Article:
A solution he hit on seems to work but has drawbacks. He wears glasses too strong for him. They make his head swim but blur his vision, which is the point. Seeing less, he feels less. Feeling less, he lives more, or at least more contentedly. The long-term damage he may be doing his eyes he’ll worry about another time.
“From earliest childhood,” says a 34-year-old accountant, “I’ve been hypersensitive to light and sound. I couldn’t go to a movie. A colleague once took me to a pachinko parlor. Within two minutes I fled to the toilet. The noise and lights were too much for me.”
The refrigerator motor is intolerable, the bathroom fan unbearable; midsummer heat is no fun but preferable to the hum of the air conditioner. Sunglasses and noise-canceling headphones are essential shields against a perpetual barrage of stimuli, barely perceptible to others but overwhelming to him.
One wonders if it’s different in Denmark. Why Denmark, specifically? Because Denmark, to many Japanese, seems to epitomize a kind of ideal society, backdrop to a life of ease, equality, cooperation, freedom, tolerance, mental and physical health, and various other good things, if not all good things.
The fairy-tale touch in this image may owe something to the fairy-tale legacy of the country’s most famous native son. Who doesn’t know, or know of, the fairy tales of Hans Christian Andersen (1805-75)? They are Denmark’s gift to the world. Whether or not his luminous ghost hovers over his descendants today, the nation seems to be moving in a direction very different from Japan’s, as journalist and sustainable energy activist Tomoko Kitamura-Nielsen points out in an October issue of the magazine Kurashi Switch, published by the Japan Consumers’ Cooperative Union.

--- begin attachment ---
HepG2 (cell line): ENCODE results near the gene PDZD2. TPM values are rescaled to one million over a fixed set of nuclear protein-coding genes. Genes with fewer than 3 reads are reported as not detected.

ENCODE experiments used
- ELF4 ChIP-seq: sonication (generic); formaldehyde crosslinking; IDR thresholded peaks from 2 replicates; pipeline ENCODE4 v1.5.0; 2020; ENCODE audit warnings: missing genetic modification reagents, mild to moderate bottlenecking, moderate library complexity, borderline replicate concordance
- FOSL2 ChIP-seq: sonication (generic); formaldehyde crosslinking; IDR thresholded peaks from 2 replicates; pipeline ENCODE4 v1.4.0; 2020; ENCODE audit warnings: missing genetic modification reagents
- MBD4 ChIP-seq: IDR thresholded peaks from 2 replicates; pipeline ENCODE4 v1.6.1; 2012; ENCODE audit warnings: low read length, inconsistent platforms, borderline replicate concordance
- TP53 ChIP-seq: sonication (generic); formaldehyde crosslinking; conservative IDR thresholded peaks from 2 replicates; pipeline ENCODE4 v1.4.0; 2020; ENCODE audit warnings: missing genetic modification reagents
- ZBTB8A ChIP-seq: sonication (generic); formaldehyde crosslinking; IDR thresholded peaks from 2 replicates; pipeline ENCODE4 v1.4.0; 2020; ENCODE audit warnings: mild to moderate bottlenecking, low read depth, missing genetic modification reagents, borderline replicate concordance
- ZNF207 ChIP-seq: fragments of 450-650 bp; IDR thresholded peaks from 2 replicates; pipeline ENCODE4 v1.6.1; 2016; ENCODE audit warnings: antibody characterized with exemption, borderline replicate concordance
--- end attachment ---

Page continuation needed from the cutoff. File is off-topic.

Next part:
Long based in Denmark, Kitamura-Nielsen cites happiness first and foremost — the U.N. World Happiness Report this year ranks Denmark second, Japan 62nd. Denmark also ranks second worldwide in terms of commitment to sustainable development; Japan, 17th. Danes, Kitamura-Nielsen says, get — and take — five weeks of paid vacation a year. Japanese workers, lucky to get two and wary of taking even those for fear of losing ground or face, might wonder what they’d do with so much leisure. Danes seem to have solved the problem. Perhaps they never saw it as one.
Cradle-to-grave social security and a public school system stressing freedom over compulsion and initiative over obedience complete the picture of a society geared for ends other than work for work’s sake — notwithstanding which, according to the Swiss businesses school IMD, it’s the second most competitive country in the world. Japan is the 34th.
The Danes must have their problems like everyone else, but the paralyzing sensitivity Spa portrays suggests lives lived in a social, economic and political vice that Denmark and societies like it have loosened, if not shaken. Japan’s vice, on the other hand, seems only to grow tighter.
Big in Japan is a weekly column that focuses on issues being discussed by domestic media organizations. Michael Hoffman’s latest book is “Cipangu, Golden Cipangu: Essays in Japanese History.”